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Community Roots: Selections from the Local Legacies Project
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Paula Case lacing at a Flemish and Milanese Tape Lace workshop, April 1997
Paula Case lacing at a Flemish and Milanese Tape Lace workshop, Bismarck, ND, April 1997. Photo: Ruth Case

Prairie Rose Lace Makers

When Mary Fors saw a woman demonstrating bobbin lace making at a state fair in 1985, she was so enthralled that she took lessons, and eventually began giving her own mini-workshops. Upon moving to Bismarck in 1990, she started a group of bobbin lace makers, who called themselves the Prairie Rose Lace Makers. The group has continued to grow, and learn more designs and techniques of lace making with help from grants from the Dakota West Arts Council and the North Dakota Council on the Arts.

This type of lace making is called "bobbin" because threads are wound around long, thin wooden pieces called bobbins, which are placed on a pillow holding the lace pattern. Some intricate patterns require as many as 300 bobbins attached to the pillow at a time.

In the 16th century, the art of making bobbin lace originated in Genoa and Flanders, where it was practiced as a cottage industry for several centuries; some villages' entire livelihoods were based on lace making. Lace was considered a luxury item, worn by both men and women. In England and other countries, "sumptuary laws" forbid people of the lower classes the privilege of wearing lace. Because of its value, clothing with lace, like jewels, was considered currency. Lace was also smuggled from countries whose laws forbid its importation. The art nearly died when machines were introduced in the 1800s for lace making.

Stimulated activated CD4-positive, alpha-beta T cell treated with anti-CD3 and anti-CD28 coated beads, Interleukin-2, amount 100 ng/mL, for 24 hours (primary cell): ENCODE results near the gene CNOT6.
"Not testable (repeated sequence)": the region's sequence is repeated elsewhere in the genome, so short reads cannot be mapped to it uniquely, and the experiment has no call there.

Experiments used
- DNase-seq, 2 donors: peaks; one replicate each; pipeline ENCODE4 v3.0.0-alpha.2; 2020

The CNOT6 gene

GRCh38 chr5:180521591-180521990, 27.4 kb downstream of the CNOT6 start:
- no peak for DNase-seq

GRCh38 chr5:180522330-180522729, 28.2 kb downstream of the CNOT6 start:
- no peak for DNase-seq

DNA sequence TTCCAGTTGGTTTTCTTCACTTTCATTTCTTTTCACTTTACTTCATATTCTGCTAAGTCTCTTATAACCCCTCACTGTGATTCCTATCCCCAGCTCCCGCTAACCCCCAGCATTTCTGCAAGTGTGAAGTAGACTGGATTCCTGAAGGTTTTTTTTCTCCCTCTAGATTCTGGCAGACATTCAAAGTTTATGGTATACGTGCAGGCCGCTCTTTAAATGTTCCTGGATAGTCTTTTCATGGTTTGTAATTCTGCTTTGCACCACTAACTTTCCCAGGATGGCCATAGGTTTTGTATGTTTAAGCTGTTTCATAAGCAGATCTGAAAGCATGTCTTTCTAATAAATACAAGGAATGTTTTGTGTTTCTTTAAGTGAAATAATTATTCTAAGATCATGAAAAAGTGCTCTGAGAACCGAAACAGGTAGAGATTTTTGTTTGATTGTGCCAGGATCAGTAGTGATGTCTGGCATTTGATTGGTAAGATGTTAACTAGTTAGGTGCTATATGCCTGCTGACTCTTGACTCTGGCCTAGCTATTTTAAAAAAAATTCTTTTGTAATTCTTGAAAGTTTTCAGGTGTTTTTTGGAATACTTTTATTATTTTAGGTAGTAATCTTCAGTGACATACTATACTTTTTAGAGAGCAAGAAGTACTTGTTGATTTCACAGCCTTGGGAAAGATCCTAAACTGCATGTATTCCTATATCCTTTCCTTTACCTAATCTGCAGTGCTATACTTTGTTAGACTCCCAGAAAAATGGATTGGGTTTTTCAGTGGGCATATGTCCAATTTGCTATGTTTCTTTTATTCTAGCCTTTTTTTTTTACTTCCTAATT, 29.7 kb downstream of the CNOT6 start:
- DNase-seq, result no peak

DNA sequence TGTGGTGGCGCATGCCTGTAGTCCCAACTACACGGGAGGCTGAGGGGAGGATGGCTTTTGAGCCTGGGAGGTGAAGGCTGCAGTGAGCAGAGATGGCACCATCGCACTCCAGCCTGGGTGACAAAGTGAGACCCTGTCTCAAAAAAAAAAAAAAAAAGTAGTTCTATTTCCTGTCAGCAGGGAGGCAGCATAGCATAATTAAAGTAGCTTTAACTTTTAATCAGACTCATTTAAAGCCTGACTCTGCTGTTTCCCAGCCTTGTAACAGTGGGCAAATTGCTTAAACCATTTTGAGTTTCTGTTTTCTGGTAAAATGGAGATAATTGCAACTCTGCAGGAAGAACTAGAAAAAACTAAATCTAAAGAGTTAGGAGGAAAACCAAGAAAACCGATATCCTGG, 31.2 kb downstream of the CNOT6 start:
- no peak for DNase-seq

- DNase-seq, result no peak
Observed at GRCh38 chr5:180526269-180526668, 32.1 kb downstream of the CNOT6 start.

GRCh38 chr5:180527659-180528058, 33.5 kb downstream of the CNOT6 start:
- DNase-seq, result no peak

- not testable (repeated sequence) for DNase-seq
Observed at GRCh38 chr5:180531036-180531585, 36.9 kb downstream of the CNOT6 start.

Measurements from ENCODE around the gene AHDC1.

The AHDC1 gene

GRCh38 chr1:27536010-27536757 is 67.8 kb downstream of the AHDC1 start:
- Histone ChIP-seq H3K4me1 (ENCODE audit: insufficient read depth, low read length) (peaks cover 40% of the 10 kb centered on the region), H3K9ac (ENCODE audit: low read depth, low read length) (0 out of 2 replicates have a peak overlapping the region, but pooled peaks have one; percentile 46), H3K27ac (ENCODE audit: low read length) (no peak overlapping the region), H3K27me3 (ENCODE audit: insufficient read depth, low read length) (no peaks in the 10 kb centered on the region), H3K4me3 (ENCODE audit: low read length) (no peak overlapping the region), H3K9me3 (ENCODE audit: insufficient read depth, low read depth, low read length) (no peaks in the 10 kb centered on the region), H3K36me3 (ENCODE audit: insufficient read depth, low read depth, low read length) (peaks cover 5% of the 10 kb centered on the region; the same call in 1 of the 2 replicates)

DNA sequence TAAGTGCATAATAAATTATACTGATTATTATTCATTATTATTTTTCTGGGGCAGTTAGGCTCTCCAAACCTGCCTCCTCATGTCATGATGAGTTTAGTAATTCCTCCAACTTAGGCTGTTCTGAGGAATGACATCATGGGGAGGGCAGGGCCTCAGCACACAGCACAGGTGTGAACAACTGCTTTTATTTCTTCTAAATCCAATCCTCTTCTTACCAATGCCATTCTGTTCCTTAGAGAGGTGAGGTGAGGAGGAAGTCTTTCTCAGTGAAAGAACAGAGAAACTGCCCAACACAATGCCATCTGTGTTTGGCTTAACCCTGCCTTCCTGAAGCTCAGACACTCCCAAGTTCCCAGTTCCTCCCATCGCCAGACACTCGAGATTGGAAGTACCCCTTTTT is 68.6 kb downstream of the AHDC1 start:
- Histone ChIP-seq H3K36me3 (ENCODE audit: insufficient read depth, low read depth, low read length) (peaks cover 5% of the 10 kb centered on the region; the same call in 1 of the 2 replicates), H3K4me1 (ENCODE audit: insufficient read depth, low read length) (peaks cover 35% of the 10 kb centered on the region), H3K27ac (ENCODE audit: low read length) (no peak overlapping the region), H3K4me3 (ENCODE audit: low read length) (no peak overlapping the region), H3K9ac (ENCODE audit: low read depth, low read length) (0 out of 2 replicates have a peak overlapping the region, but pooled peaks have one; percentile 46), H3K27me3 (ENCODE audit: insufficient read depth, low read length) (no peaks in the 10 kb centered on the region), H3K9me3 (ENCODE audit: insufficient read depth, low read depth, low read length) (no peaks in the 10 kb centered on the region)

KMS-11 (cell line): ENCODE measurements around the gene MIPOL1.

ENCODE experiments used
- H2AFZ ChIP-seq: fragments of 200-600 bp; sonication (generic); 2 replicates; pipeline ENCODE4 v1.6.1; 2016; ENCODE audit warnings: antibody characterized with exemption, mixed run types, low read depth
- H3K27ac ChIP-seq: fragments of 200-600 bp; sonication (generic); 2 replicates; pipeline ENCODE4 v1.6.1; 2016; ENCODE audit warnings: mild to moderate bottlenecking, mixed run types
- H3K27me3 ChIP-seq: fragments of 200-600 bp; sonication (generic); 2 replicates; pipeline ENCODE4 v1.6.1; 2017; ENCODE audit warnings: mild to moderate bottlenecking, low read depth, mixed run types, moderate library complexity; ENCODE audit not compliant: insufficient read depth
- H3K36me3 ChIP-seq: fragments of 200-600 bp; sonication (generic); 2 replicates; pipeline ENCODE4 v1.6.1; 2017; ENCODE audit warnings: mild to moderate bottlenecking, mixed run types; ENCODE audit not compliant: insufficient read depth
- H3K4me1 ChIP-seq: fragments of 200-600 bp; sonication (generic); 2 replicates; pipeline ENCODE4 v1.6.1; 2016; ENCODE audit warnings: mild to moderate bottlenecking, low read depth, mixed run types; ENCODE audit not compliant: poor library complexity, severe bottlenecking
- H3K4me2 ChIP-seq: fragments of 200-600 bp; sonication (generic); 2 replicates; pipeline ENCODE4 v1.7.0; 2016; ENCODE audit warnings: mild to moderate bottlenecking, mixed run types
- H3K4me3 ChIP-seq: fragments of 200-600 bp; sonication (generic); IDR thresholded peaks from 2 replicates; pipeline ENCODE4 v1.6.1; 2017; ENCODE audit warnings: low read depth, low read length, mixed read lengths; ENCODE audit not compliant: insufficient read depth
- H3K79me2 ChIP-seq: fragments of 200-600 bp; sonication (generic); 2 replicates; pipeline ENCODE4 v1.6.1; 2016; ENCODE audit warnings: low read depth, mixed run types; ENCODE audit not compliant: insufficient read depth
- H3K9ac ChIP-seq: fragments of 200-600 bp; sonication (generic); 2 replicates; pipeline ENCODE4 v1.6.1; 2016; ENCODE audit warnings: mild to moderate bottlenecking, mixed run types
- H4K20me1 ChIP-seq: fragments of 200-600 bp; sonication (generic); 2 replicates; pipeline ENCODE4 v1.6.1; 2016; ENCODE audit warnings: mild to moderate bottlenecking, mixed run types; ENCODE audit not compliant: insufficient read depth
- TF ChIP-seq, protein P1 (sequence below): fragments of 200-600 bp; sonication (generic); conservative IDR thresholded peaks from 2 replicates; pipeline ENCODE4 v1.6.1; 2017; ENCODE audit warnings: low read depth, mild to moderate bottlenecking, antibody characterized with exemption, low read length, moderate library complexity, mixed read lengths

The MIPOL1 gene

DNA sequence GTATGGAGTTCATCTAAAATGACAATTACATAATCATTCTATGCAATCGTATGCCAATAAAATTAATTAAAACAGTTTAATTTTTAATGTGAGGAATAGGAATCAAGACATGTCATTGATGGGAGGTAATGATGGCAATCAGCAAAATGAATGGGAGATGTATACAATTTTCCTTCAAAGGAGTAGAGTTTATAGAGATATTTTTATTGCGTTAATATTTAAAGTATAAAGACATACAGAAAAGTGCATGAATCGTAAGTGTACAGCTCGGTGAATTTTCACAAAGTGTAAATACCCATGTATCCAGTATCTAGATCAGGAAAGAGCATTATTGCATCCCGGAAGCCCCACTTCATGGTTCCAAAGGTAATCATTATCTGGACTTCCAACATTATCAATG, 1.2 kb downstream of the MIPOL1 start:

The Prairie Rose Lace Makers meet once a month to exchange patterns and books, make lace, and socialize. They also provide demonstrations at local and regional functions, such as ethnic and arts festivals, state fairs, and historic re-enactments. Their work is exhibited in art shows, galleries, and libraries.

Fors, who originally began the group to have company while she made lace, now believes that the group's greater purpose is to share the joy of lace making, and to preserve this art form for future generations. By knowing and observing the art of lace making, people can gain a better understanding of their ancestors' lives and the culture that appreciated and valued lace.

Documentation includes a 17-page history of lace making, newspaper clippings, 18 color photographs, and a video featuring interviews and lesson.

Originally submitted by: Byron Dorgan, Senator.

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The Local Legacies project provides a "snapshot" of American Culture as it was expressed in spring of 2000. Consequently, it is not being updated with new or revised information with the exception of "Related Website" links.

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